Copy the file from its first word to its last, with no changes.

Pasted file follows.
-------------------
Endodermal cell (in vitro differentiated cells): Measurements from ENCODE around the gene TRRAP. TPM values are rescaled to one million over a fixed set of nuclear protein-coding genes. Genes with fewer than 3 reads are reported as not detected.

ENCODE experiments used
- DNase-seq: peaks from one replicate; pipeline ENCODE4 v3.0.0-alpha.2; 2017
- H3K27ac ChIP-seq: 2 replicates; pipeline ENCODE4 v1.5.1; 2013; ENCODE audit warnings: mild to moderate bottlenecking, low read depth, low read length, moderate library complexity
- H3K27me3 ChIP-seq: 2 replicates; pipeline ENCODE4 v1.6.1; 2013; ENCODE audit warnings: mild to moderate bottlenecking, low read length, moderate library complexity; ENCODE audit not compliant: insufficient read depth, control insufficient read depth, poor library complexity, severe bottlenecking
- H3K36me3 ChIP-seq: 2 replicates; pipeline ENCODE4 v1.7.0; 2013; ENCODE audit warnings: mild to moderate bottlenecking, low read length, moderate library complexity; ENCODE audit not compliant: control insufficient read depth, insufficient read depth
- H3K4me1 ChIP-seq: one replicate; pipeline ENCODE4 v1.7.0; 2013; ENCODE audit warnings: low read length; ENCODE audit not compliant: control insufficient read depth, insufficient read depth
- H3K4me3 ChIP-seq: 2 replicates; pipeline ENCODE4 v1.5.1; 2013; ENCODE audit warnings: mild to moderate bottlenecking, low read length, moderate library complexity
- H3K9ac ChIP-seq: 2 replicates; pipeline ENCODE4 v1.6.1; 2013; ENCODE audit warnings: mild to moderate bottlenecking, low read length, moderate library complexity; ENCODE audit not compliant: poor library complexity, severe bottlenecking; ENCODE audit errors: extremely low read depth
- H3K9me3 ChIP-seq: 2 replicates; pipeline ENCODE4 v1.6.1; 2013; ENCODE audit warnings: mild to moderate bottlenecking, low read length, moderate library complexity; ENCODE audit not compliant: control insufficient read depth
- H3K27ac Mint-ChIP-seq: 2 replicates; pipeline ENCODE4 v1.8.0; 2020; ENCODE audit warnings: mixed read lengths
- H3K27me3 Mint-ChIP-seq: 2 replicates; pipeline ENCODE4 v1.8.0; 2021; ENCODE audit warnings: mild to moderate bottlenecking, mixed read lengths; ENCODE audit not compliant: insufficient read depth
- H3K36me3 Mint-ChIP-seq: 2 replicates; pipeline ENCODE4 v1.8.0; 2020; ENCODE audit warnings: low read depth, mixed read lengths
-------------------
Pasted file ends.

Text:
Endodermal cell (in vitro differentiated cells): Measurements from ENCODE around the gene TRRAP. TPM values are rescaled to one million over a fixed set of nuclear protein-coding genes. Genes with fewer than 3 reads are reported as not detected.

ENCODE experiments used
- DNase-seq: peaks from one replicate; pipeline ENCODE4 v3.0.0-alpha.2; 2017
- H3K27ac ChIP-seq: 2 replicates; pipeline ENCODE4 v1.5.1; 2013; ENCODE audit warnings: mild to moderate bottlenecking, low read depth, low read length, moderate library complexity
- H3K27me3 ChIP-seq: 2 replicates; pipeline ENCODE4 v1.6.1; 2013; ENCODE audit warnings: mild to moderate bottlenecking, low read length, moderate library complexity; ENCODE audit not compliant: insufficient read depth, control insufficient read depth, poor library complexity, severe bottlenecking
- H3K36me3 ChIP-seq: 2 replicates; pipeline ENCODE4 v1.7.0; 2013; ENCODE audit warnings: mild to moderate bottlenecking, low read length, moderate library complexity; ENCODE audit not compliant: control insufficient read depth, insufficient read depth
- H3K4me1 ChIP-seq: one replicate; pipeline ENCODE4 v1.7.0; 2013; ENCODE audit warnings: low read length; ENCODE audit not compliant: control insufficient read depth, insufficient read depth
- H3K4me3 ChIP-seq: 2 replicates; pipeline ENCODE4 v1.5.1; 2013; ENCODE audit warnings: mild to moderate bottlenecking, low read length, moderate library complexity
- H3K9ac ChIP-seq: 2 replicates; pipeline ENCODE4 v1.6.1; 2013; ENCODE audit warnings: mild to moderate bottlenecking, low read length, moderate library complexity; ENCODE audit not compliant: poor library complexity, severe bottlenecking; ENCODE audit errors: extremely low read depth
- H3K9me3 ChIP-seq: 2 replicates; pipeline ENCODE4 v1.6.1; 2013; ENCODE audit warnings: mild to moderate bottlenecking, low read length, moderate library complexity; ENCODE audit not compliant: control insufficient read depth
- H3K27ac Mint-ChIP-seq: 2 replicates; pipeline ENCODE4 v1.8.0; 2020; ENCODE audit warnings: mixed read lengths
- H3K27me3 Mint-ChIP-seq: 2 replicates; pipeline ENCODE4 v1.8.0; 2021; ENCODE audit warnings: mild to moderate bottlenecking, mixed read lengths; ENCODE audit not compliant: insufficient read depth
- H3K36me3 Mint-ChIP-seq: 2 replicates; pipeline ENCODE4 v1.8.0; 2020; ENCODE audit warnings: low read depth, mixed read lengths